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JULY 22, 2019 | NATIONAL PENUCHE FUDGE DAY | NATIONAL HAMMOCK DAY | NATIONAL RAT CATCHER’S DAY

NATIONAL PENUCHE FUDGE DAY

National Penuche Fudge Day on July 22nd recognizes the creamy candy with an Italian name. If you like maple flavor, this nut-filled fudge is for you!

Penuche (pə-​ˈnō-​chə) is pronounced pe-new-chee. The Italian form of the word is panucci.  The fudge-like candy includes the following ingredients: brown sugar, butter, vanilla, and milk.  Lighter in color than traditional fudge, penuche tastes like maple thanks to the brown sugar. If you are looking to celebrate, many shops in New England sell this fudge. There they will add pecans and other nuts, especially if making a candy form of penuche. Southerners call it brown sugar fudge candy.   

Of course, the day provides an opportunity to test recipes, too. Add walnuts or pecans for a nutty texture to any recipe. However, if you prefer the creamier version, nuts are always purely optional. Cook the sugar mixture in a heavy saucepan. Making good candy or fudge is no time to go cheap. No matter what recipe you use, keep stirring and watch the temperature. Always use a candy thermometer. Fudge is finicky and will seize up on you.  

Whether you taste a homemade bite, store-bought or your first bite, be sure to savor it.  Don’t forget to share!

HOW TO OBSERVE

Make your own batch with this Penuche Fudge Recipe.  Will it be with nuts or without?  Post on social media using #NationalPenucheFudgeDay.

HISTORY

We have been unable to identify the origins of National Penuche Fudge Day.

NATIONAL HAMMOCK DAY

On July 22nd, relax in the shade and enjoy National Hammock Day. These portable, comfortable slings create excellent napping spaces no matter where you are!

A hammock, used for swinging, sleeping or resting, is a sling made of fabric, rope or netting. When suspended between two points, a hammock forms a sling used for swinging, sleeping or resting. They are made from fabric, rope or netting. Usually, a hammock suspends between two points such as trees or posts. 

Though the hammock dates back thousands of years to Central America where it protected people from creatures and dirt, the netted bed didn’t find Europe until explorers brought it back in the 17th century. Not long after, the hammock found its way onto naval ships, providing comfort and maximizing space.

After swaying across the oceans, the hammock eventually became a more leisurely item. Made from a variety of fabrics, it suspended between trees in backyards and at lake cabins. Easily packed into a backpack, hammocks became essential elements of survival. Hikers, campers and mountain climbers added the light and compact sleep sling to their kits.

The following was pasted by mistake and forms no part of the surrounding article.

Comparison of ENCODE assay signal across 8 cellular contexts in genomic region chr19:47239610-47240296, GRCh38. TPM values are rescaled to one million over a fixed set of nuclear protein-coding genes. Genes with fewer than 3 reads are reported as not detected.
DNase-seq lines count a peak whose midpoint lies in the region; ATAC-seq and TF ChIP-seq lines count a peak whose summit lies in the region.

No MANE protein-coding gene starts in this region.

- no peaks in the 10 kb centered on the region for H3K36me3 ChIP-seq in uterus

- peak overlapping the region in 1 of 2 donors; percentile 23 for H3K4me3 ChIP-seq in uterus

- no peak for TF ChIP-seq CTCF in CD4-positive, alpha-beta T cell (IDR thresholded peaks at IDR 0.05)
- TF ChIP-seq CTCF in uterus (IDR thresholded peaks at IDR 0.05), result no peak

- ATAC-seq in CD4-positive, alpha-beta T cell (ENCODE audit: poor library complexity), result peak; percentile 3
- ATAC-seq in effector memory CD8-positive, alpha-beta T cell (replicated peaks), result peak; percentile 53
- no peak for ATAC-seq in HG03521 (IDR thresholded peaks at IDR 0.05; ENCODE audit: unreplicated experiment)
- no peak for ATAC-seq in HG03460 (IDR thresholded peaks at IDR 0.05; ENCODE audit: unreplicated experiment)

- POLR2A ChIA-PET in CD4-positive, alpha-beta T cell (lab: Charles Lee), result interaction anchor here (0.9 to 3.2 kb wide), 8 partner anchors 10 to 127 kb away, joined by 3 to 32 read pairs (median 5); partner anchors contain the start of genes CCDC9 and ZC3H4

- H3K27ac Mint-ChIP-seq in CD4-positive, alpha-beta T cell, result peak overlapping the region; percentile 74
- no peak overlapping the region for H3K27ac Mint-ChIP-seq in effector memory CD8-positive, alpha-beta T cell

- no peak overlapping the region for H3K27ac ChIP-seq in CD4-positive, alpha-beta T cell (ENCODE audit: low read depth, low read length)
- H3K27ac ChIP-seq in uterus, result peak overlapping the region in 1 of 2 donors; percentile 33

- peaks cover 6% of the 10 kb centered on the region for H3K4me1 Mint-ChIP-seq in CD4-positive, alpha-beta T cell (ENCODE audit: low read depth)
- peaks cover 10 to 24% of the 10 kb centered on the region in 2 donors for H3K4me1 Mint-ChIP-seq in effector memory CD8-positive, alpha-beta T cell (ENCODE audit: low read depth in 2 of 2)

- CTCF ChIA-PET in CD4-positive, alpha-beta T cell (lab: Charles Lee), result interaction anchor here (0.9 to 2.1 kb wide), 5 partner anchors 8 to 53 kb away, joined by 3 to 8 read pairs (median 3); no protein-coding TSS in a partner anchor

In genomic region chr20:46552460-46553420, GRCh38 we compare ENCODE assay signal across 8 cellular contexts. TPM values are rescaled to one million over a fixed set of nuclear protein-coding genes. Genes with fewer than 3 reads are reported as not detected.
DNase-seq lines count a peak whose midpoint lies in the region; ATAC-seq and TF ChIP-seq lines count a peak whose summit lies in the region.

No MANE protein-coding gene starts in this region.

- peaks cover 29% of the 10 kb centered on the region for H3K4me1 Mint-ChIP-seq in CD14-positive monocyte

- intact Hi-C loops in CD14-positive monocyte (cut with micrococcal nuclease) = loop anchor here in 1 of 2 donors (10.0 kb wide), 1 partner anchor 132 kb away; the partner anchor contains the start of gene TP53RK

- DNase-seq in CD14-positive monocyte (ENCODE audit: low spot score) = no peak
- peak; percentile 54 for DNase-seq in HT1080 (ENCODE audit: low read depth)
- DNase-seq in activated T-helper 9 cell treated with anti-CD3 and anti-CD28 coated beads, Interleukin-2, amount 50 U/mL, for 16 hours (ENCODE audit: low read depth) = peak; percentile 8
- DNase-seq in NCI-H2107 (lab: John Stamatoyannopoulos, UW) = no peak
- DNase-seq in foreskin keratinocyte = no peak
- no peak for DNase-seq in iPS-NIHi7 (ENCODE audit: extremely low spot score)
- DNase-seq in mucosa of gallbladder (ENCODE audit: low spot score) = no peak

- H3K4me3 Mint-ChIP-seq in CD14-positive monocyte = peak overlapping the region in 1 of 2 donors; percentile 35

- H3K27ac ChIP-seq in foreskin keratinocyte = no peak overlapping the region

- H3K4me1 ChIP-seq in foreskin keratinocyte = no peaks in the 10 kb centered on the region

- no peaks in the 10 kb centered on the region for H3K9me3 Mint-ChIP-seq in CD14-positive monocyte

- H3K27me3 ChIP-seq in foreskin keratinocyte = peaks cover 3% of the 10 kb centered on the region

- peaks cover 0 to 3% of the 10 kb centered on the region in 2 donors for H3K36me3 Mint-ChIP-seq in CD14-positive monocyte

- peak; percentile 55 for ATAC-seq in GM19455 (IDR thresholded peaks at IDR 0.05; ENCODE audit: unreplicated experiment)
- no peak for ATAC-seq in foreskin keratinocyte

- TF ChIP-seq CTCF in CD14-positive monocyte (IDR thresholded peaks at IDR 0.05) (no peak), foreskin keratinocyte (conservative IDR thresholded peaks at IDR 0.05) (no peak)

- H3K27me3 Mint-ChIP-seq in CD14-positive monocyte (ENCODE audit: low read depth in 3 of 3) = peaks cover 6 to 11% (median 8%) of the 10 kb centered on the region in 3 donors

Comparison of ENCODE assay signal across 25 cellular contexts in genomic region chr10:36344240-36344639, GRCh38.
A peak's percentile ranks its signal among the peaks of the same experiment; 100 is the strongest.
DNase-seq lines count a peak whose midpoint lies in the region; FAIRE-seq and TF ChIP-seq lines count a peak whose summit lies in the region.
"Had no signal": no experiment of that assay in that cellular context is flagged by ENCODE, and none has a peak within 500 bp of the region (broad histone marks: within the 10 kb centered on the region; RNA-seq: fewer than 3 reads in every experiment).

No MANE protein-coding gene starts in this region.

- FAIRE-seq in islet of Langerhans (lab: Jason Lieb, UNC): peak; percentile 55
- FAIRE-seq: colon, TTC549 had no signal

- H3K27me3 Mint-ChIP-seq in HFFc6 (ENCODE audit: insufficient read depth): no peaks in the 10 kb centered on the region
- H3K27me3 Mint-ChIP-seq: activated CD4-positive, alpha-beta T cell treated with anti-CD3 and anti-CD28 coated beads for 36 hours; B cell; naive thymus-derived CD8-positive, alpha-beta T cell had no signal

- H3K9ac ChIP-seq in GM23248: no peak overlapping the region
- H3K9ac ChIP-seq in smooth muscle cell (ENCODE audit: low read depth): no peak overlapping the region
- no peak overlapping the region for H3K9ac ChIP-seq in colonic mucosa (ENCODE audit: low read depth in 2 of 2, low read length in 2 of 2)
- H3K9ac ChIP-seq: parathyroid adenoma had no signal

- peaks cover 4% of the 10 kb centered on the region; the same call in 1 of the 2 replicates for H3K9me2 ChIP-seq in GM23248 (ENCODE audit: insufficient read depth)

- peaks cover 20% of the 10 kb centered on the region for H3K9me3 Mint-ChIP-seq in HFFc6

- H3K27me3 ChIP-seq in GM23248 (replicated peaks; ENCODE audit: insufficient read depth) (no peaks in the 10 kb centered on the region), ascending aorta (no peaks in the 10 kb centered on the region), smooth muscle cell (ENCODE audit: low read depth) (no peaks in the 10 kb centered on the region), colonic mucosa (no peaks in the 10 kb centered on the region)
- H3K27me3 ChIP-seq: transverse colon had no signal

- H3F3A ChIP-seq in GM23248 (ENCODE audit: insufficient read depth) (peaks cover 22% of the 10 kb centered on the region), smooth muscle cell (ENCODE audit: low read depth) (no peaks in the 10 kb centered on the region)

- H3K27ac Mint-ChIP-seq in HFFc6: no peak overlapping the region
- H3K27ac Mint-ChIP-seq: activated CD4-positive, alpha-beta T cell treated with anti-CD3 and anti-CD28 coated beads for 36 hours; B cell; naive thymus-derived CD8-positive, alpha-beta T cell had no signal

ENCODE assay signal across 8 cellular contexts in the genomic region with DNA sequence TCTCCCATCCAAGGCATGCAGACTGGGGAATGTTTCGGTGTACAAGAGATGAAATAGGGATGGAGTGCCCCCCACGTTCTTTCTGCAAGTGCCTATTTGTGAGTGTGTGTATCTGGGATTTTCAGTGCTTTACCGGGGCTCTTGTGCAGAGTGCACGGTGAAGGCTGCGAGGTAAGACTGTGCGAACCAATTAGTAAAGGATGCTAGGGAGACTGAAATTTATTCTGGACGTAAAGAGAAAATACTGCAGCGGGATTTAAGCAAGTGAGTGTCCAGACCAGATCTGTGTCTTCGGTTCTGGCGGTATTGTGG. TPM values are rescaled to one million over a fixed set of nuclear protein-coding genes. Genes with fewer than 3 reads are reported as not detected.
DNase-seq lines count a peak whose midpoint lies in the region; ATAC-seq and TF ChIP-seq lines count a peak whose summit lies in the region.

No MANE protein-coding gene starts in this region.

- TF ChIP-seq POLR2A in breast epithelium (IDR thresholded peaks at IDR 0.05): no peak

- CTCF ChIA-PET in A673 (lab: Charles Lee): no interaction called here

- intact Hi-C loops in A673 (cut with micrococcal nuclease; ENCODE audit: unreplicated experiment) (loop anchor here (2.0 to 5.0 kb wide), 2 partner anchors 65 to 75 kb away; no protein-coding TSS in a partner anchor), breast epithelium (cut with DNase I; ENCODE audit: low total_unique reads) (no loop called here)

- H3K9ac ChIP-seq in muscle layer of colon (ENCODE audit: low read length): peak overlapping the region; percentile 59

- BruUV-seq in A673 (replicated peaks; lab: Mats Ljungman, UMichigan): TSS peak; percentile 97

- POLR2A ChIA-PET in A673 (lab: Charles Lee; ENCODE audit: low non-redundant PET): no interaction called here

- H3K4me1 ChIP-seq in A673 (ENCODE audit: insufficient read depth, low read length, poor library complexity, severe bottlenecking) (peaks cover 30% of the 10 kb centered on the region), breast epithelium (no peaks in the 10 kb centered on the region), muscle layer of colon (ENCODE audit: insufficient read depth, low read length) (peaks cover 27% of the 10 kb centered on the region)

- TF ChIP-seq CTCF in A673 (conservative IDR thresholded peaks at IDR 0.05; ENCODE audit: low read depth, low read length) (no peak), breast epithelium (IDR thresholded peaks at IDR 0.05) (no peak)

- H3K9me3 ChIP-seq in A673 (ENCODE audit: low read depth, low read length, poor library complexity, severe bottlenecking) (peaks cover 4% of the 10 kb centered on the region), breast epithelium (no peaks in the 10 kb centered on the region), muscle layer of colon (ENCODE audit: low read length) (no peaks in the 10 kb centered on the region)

If the leisure of hammocks seems ho-hum to you, don’t go. Extreme hammocking puts the adventure into your rest and relaxation. Thrill-seekers sleep in hammocks hundreds of feet above a canyon floor.

Whether you use a hammock to take a nap or as a convenient tool in your camping kit, July 22nd second recognizes one innovative way to catch some sleep. 

HOW TO OBSERVE

Hang up your hammock and take a nap. Use your own or borrow a hammock to celebrate.  Post on social media using #NationalHammockDay.

HISTORY

We were unable to identify the origin of National Hammock Day.

NATIONAL RAT CATCHER’S DAY

National Rat Catcher’s Day on July 22nd commemorates the story of the Pied Piper of Hamelin. It’s also a day to thank all present-day exterminators.

According to the folktale, residents of the German town of Hamelin hired a strangely dressed man to rid their village of rats. The Pied Piper of Hamelin did so by playing his flute. Upon finishing the task, the townsfolk refused to pay — so the Pied Piper returned. Once again, the Pied Piper played his flute while the children followed him. And with the Pied Piper, the children vanished, never to return.  

While a harrowing tale of revenge doesn’t seem like something to celebrate, someone found a way. Depending on where you live, the day includes festivals and re-enactments. Due to differing dates in stories and poems, Hamelin, Germany celebrates the day on June 26th.  The event consists of a pied piper leading children through the city streets. There’s even Richard the Rat who gets to tell his version of the story.

HOW TO OBSERVE

Appreciate all rat catchers and make this their day!  Read the story about the Pied Piper of Hamelin. Post on social media using #NationalRatCatchersDay.

HISTORY
We were unable to find the creator of National Rat Catcher’s Day.  The day is also known as Ratcatcher’s Day, Rat-catcher’s Day or Rat-Catcher’s Day and is sometimes celebrated on June 26. The confusion stems from the Brothers Grimm as they cite June 26, 1284, as the date the Pied Piper led the children out of the town. At the same time, the poem by Robert Browning uses the date July 22, 1376.

About National Day Calendar

National Day Calendar® is the authoritative source for fun, unusual and unique National Days! Since our humble beginnings on National Popcorn Day in 2013, we now track nearly 1,500 National Days, National Weeks and National Months.  In addition, our research team continues to uncover the origins of existing National Days as well as discover new, exciting days for everyone to celebrate.
 
Whether you want to celebrate your favorite mail carrier and flip flops, share your joy for bacon and chocolate cake or enjoy popcorn (our office favorite) on National Popcorn Day, stay in-the-know by signing up for our e-mail updates, and follow us on Facebook and Twitter. Don’t find yourself unprepared on Talk Like a Pirate Day or Answer the Phone Like Buddy the Elf Day – join us as we #CelebrateEveryDay®!

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